The birth of Def Jam records is one of hip-hop’s most cherished tales: Run out of a ramshackle New York University dormitory by Rick Rubin and Russell Simmons, the label’s first wave of releases by artists like T La Rock, the Beastie Boys and LL Cool J defined an a good portion of ’80s hip-hop. A quarter of a century later, the label still exists; though corporate ownership might have changed hands, this year’s biggest rap record, Jay-Z and Kanye West‘s Watch the Throne, is still stamped with the Def Jam logo.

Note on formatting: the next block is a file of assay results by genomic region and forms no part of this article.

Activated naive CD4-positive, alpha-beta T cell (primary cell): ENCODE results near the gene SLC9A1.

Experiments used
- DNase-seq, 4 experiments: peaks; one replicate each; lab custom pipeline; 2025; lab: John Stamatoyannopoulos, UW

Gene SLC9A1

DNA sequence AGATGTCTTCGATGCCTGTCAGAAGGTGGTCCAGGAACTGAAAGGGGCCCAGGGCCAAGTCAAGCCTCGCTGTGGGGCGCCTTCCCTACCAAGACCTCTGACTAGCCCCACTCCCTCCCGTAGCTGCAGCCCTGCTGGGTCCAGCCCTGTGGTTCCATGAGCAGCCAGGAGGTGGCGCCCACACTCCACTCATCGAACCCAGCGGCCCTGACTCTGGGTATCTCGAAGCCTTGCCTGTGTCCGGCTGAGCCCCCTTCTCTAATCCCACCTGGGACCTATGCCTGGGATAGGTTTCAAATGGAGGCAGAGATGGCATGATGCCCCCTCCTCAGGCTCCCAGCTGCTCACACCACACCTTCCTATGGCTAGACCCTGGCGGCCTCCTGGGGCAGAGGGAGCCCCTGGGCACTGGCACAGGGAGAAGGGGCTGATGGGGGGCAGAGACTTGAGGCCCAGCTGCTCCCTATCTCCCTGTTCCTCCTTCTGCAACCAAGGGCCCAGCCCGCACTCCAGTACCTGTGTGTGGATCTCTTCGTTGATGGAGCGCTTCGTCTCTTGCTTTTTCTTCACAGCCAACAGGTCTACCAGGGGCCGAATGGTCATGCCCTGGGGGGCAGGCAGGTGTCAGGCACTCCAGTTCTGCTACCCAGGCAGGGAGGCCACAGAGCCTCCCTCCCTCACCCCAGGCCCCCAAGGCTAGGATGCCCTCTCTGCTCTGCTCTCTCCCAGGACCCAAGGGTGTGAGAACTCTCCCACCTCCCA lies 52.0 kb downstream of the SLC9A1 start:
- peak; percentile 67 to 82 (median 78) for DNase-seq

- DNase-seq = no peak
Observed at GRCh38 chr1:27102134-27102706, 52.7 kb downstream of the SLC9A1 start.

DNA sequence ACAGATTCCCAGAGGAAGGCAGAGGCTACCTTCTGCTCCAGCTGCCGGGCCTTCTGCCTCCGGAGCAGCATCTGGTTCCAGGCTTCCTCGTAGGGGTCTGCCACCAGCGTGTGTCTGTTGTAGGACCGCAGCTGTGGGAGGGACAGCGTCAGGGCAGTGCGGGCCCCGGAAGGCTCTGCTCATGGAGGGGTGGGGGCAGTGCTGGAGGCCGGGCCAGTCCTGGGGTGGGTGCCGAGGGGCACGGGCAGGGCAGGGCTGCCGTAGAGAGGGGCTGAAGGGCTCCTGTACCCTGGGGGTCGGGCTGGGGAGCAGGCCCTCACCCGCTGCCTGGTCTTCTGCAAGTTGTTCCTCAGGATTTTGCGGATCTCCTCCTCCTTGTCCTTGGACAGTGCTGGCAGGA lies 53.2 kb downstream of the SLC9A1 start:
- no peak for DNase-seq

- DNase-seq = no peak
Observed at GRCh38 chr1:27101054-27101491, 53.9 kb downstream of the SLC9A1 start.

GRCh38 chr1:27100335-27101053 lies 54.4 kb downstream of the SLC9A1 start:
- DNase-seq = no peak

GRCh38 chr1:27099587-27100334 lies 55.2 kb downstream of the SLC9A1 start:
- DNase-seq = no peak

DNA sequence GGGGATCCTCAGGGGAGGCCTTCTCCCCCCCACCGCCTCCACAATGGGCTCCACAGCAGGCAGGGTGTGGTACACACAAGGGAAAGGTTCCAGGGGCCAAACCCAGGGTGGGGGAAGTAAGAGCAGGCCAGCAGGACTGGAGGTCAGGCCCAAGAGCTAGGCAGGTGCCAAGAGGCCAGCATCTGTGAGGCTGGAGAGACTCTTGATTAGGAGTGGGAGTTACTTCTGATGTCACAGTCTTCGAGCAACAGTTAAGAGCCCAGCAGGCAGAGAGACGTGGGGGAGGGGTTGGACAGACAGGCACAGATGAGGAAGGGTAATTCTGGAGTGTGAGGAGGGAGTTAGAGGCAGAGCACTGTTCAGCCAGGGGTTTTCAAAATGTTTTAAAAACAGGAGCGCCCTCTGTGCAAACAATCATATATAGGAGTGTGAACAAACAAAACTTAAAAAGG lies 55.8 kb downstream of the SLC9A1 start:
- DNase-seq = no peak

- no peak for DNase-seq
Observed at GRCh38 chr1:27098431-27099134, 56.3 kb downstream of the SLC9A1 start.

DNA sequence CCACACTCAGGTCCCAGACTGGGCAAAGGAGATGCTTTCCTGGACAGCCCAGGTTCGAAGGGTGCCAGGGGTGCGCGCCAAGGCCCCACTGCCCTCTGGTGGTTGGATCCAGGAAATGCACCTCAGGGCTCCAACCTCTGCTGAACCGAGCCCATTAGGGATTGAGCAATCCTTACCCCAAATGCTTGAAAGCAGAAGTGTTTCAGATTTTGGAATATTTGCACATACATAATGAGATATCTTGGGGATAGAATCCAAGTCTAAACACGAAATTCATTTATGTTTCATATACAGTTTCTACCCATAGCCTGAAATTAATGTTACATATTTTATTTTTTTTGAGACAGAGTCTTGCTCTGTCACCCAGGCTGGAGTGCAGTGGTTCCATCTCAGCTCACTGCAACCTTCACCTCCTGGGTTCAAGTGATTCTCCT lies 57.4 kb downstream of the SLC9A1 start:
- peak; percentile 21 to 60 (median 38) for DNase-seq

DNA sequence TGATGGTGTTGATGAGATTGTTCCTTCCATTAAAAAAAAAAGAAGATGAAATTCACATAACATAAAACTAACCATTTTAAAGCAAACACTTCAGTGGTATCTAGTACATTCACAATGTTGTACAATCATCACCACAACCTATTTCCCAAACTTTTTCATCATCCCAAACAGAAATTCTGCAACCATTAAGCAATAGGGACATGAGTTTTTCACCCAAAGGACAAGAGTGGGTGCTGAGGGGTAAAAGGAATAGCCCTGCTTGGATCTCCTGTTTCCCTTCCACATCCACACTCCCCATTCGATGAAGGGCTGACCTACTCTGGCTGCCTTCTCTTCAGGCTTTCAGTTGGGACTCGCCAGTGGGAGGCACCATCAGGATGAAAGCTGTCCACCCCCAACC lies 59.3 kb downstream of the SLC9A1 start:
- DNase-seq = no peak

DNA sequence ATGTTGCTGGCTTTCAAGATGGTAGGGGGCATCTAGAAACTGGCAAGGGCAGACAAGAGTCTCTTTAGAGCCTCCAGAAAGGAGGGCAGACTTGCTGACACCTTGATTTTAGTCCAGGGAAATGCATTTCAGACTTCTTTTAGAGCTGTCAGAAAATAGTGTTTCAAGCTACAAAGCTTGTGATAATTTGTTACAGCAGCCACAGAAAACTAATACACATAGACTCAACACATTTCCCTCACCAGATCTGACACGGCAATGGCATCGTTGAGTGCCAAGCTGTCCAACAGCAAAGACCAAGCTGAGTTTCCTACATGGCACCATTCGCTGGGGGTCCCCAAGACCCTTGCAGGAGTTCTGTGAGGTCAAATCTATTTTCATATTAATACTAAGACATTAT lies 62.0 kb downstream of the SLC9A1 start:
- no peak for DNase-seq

Appointed the label’s first director of publicity in 1983, Bill Adler saw Def Jam’s growth from the front-lines. Now he’s co-authored an oral history of the label, Def Jam Recordings: The First 25 Years Of The Last Great Record Label (out this week) in tandem with one-time industry A&R guy Dan Charnas. So what sticks out? Adler recalls for us his five fondest moments from the label’s formative years. [MTVHive]